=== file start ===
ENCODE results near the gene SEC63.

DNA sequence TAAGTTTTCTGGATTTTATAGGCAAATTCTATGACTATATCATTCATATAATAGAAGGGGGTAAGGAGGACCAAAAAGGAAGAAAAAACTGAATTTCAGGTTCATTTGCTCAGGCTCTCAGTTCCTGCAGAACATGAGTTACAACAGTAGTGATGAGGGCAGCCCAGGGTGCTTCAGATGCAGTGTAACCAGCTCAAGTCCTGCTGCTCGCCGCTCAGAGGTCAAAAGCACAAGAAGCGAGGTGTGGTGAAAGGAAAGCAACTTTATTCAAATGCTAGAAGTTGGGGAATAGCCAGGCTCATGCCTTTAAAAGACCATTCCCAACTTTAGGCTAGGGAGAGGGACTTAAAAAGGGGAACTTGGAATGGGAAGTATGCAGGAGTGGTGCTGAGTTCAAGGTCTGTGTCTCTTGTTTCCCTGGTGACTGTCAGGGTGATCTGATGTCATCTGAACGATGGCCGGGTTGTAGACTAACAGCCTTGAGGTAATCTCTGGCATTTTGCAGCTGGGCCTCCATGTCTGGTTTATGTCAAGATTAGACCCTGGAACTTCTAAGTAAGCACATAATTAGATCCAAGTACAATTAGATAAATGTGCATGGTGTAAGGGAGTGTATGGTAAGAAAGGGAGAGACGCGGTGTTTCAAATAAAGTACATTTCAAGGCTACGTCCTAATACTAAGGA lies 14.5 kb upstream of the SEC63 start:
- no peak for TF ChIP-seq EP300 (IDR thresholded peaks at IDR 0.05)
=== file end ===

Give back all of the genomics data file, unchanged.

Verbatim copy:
ENCODE results near the gene SEC63.

DNA sequence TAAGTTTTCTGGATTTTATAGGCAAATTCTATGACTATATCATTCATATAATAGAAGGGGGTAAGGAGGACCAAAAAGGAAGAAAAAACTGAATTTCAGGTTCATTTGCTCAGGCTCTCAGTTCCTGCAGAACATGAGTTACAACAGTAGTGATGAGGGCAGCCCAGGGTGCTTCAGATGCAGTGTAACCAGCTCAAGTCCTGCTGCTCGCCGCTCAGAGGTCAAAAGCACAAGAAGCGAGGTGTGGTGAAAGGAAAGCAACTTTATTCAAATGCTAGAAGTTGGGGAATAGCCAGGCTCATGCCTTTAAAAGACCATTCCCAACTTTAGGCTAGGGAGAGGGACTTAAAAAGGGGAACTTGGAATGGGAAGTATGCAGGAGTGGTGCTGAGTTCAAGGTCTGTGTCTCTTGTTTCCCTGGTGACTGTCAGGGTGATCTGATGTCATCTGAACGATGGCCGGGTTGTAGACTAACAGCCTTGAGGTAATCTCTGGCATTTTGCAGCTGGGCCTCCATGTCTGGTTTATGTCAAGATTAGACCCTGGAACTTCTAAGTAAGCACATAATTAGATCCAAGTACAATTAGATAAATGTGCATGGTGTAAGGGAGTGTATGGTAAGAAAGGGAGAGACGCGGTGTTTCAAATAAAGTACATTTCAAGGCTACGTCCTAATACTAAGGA lies 14.5 kb upstream of the SEC63 start:
- no peak for TF ChIP-seq EP300 (IDR thresholded peaks at IDR 0.05)